His encounter against Levon Aronian was classified by Sergey Karjakin - yet another leader and potential candidate for the world champion title – as the most difficult for him in the entire tournament. The Armenian grandmaster opted for the English Opening: Black obtained a very nice game and managed to equalize. The turning point came about when Karjakin grabbed the "poisoned" pawn on a3, since following a virtually forced sequence of moves he needed to struggle in an endgame with an unusual material ratio.
Aronian – Karjakin
When reviewing the game Levon Aronian admitted his having evaluated this continuation as a losing one.
26. c6 Qe7 27. Qa2 bxc6 28. Rxc6 Bf7 29. Rc5 Nxe3
Still, more accurate would be exchanging on b8 first, taking the knight only afterwards. However, according to Levon, he lacked thinking time to calculate the consequences up to the very end: 30. Rxb8+ Rxb8 31. Qxa3 Nc2 32. Qc1 Nxe1 33. Rxc7 Nxd3 34. Rxe7 Nxc1 35. Rxf7 a3 36. Ra7 a2 37. Bf1, which is very likely winning for White already.
In the game, however, the a-pawn, which Sergey managed to advance as far as the penultimate rank, proved very strong indeed and has contributed greatly in terms of compensating for the missing piece. All in all, White failed to convert his material advantage, and the game ended in a draw on move 102.
A second win in a row was scored by Hikaru Nakamura, victimizing on a deeply fallen Veselin Topalov. While the Bulgarian grandmaster was defending as White in a passive and slightly worse endgame, Nakamura, according to his own admission, acted not in the best possible way. However, being in time trouble, Topalov committed a number of errors and went down.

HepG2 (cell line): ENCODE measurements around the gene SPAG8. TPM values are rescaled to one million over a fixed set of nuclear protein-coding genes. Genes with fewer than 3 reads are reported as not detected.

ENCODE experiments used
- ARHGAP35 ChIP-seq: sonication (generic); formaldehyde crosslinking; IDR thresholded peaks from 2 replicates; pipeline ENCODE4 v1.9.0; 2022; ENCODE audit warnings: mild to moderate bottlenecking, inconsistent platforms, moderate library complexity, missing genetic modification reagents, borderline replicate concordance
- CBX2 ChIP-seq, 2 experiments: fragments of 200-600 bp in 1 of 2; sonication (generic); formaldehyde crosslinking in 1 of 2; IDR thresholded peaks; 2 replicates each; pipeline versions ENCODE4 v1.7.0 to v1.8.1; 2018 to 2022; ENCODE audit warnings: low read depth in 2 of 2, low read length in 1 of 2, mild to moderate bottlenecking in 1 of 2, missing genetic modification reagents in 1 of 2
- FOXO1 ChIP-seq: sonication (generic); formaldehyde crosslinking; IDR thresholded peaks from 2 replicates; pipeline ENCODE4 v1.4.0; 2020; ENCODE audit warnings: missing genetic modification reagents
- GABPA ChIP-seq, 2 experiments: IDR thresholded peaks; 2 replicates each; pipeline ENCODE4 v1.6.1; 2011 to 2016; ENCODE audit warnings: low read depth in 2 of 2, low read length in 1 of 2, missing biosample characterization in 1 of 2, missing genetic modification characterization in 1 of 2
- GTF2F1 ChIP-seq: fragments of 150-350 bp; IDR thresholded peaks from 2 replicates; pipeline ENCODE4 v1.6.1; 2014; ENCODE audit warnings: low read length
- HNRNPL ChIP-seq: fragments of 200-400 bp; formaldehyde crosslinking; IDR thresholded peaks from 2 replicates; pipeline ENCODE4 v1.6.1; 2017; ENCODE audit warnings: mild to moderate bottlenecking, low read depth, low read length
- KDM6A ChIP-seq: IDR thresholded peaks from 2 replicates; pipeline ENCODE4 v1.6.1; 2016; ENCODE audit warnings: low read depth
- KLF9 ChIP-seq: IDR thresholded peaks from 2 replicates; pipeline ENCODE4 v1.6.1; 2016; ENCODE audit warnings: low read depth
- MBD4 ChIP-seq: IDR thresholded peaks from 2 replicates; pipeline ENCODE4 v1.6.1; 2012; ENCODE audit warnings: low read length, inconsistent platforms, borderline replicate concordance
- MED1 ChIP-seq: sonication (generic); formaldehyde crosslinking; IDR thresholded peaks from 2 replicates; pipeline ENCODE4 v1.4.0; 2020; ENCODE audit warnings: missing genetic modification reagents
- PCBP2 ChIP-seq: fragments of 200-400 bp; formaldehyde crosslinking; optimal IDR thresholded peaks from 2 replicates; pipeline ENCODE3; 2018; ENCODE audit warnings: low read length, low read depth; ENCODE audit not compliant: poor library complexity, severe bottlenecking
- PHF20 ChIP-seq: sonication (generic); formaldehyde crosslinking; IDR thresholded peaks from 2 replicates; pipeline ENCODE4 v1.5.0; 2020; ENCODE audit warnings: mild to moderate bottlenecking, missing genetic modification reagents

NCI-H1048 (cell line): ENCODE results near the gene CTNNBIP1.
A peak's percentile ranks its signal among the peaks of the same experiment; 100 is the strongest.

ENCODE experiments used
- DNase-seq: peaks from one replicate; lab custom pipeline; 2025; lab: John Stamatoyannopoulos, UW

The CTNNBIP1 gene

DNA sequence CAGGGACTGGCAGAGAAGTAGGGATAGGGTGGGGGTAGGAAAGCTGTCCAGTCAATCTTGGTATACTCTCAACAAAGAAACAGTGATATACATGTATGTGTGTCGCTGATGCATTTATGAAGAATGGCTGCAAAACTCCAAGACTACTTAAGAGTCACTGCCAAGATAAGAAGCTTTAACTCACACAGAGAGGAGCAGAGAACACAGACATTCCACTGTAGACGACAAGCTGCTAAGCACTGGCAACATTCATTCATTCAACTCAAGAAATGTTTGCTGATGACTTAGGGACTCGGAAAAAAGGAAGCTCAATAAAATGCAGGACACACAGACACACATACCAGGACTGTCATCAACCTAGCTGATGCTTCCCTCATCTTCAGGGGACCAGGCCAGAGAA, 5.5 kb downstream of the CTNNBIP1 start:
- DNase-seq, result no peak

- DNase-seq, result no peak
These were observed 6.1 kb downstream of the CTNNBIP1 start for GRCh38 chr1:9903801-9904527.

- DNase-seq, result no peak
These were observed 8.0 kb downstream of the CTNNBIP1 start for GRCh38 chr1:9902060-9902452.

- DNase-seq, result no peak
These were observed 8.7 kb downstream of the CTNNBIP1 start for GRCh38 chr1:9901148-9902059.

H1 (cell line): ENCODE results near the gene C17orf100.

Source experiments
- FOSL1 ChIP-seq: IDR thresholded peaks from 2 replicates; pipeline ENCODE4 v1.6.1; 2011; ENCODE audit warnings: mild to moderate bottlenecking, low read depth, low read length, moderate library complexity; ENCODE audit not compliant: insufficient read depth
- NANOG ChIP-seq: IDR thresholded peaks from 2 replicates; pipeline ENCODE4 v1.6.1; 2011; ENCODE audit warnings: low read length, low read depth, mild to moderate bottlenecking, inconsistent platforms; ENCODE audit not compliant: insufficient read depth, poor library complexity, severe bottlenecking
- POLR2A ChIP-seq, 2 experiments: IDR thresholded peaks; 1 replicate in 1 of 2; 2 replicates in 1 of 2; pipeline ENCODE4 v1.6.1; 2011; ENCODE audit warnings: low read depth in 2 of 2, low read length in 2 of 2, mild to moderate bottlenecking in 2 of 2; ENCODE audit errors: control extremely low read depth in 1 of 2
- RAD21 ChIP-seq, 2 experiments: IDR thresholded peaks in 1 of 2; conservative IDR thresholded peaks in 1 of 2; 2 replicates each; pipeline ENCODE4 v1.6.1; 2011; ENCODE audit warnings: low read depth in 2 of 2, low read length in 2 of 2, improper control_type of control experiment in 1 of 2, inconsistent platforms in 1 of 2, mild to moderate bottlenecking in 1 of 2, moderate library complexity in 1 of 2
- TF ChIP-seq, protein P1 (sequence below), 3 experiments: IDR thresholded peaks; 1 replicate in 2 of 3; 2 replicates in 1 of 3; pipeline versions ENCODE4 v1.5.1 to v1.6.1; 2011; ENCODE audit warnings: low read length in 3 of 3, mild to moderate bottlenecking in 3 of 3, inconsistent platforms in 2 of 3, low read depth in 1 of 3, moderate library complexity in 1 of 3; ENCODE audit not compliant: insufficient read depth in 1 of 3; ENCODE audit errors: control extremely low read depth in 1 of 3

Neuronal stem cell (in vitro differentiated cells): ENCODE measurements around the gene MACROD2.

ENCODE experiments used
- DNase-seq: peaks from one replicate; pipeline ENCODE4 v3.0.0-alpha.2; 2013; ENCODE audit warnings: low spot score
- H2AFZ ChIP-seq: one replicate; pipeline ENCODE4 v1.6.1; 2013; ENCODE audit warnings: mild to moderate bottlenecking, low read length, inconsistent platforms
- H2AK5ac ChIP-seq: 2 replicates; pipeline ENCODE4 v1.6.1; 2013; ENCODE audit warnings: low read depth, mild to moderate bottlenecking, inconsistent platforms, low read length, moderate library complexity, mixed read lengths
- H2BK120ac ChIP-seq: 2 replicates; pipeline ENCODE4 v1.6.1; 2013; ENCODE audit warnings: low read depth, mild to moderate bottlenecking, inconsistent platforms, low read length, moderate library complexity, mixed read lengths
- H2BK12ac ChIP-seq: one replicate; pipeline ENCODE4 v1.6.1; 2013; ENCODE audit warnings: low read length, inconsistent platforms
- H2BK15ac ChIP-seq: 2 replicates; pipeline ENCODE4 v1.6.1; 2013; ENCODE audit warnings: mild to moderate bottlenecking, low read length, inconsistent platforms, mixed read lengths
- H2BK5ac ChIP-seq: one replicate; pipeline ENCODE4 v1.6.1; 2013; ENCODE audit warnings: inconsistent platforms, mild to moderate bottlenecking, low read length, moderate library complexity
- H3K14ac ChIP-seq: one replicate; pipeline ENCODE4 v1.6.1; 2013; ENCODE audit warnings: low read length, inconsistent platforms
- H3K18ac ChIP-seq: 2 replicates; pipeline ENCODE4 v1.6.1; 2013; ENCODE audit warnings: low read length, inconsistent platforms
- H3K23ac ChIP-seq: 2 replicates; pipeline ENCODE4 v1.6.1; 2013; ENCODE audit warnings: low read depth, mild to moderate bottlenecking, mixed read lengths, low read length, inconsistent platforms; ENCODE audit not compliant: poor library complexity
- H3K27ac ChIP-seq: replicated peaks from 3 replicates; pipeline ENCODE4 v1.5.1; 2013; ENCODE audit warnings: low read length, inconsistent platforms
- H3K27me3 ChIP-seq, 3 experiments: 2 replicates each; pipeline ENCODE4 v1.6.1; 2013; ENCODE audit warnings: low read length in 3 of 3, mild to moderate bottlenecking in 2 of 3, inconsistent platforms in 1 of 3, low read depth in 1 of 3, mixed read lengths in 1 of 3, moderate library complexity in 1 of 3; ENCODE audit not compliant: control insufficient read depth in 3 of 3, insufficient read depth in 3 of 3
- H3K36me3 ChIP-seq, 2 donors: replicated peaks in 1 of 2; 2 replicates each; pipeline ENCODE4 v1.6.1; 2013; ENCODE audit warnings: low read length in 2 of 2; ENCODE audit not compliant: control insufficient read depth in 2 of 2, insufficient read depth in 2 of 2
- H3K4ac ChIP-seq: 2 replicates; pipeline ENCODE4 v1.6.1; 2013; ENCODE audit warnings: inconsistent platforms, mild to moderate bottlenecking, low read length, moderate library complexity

Viswanathan Anand classified his game against Anish Giri as a bad one: the former World Champion was not happy about the way that an opening – the Italian game - unfolded for him. Giri, playing the black pieces, got a very comfortable position and seized the initiative, while on move 24 the Dutchman went on to altogether sacrifice a piece to weaken the position of the white king. Being in deep waters, Anand still found a way to put up an ingenious defense:
Anand – Giri
Having no desire to defend passively, White parted with all his queenside pawns to pile up on the weak f7-square as much as possible, even though this idea might have misfired should Anish succeed in coming up with the engine-like move 45…Rc5!, for instance: 46. Qd4 Rc7 47. Qxa7 Rxa7 with a substantial advantage for Black.
The game continued with 45…Rf8 46. Qf6, and Black forced a draw by the perpetual check shortly after.
We have come to the final straight, and tonight we will come to know the name of the Candidates Tournament winner and the future rival of Magnus Carlsen. Various tiebreakers, white pieces, native walls and support of fans all belong to Sergey Karjakin. Nevertheless, knowing the sometimes capricious Caissa, one would perhaps be better off being guided by the principle: "Do what you must and come what may," and then pepper it with a lot of fighting.